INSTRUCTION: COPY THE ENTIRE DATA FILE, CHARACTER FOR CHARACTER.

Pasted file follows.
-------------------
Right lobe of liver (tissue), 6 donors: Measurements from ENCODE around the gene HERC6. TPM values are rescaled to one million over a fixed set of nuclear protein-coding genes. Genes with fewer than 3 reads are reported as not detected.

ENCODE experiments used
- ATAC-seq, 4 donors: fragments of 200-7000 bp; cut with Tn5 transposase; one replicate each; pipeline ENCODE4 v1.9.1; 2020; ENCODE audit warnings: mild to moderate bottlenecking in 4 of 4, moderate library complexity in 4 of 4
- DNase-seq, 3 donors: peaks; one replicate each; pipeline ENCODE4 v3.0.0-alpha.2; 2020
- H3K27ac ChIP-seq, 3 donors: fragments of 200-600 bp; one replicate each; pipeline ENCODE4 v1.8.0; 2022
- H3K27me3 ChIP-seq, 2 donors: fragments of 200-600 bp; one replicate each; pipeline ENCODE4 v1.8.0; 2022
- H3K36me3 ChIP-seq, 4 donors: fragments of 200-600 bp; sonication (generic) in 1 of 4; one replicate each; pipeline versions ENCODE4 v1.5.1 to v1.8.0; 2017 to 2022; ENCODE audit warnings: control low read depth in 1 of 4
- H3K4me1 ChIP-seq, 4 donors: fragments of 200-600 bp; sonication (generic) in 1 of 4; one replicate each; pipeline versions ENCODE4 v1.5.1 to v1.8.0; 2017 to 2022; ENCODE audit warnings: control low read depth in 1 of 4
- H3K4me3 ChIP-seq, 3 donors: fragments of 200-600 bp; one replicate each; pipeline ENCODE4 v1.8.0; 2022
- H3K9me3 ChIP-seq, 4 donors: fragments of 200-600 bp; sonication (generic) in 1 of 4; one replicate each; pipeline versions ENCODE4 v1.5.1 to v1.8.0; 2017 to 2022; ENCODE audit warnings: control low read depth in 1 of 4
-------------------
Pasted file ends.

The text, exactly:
Right lobe of liver (tissue), 6 donors: Measurements from ENCODE around the gene HERC6. TPM values are rescaled to one million over a fixed set of nuclear protein-coding genes. Genes with fewer than 3 reads are reported as not detected.

ENCODE experiments used
- ATAC-seq, 4 donors: fragments of 200-7000 bp; cut with Tn5 transposase; one replicate each; pipeline ENCODE4 v1.9.1; 2020; ENCODE audit warnings: mild to moderate bottlenecking in 4 of 4, moderate library complexity in 4 of 4
- DNase-seq, 3 donors: peaks; one replicate each; pipeline ENCODE4 v3.0.0-alpha.2; 2020
- H3K27ac ChIP-seq, 3 donors: fragments of 200-600 bp; one replicate each; pipeline ENCODE4 v1.8.0; 2022
- H3K27me3 ChIP-seq, 2 donors: fragments of 200-600 bp; one replicate each; pipeline ENCODE4 v1.8.0; 2022
- H3K36me3 ChIP-seq, 4 donors: fragments of 200-600 bp; sonication (generic) in 1 of 4; one replicate each; pipeline versions ENCODE4 v1.5.1 to v1.8.0; 2017 to 2022; ENCODE audit warnings: control low read depth in 1 of 4
- H3K4me1 ChIP-seq, 4 donors: fragments of 200-600 bp; sonication (generic) in 1 of 4; one replicate each; pipeline versions ENCODE4 v1.5.1 to v1.8.0; 2017 to 2022; ENCODE audit warnings: control low read depth in 1 of 4
- H3K4me3 ChIP-seq, 3 donors: fragments of 200-600 bp; one replicate each; pipeline ENCODE4 v1.8.0; 2022
- H3K9me3 ChIP-seq, 4 donors: fragments of 200-600 bp; sonication (generic) in 1 of 4; one replicate each; pipeline versions ENCODE4 v1.5.1 to v1.8.0; 2017 to 2022; ENCODE audit warnings: control low read depth in 1 of 4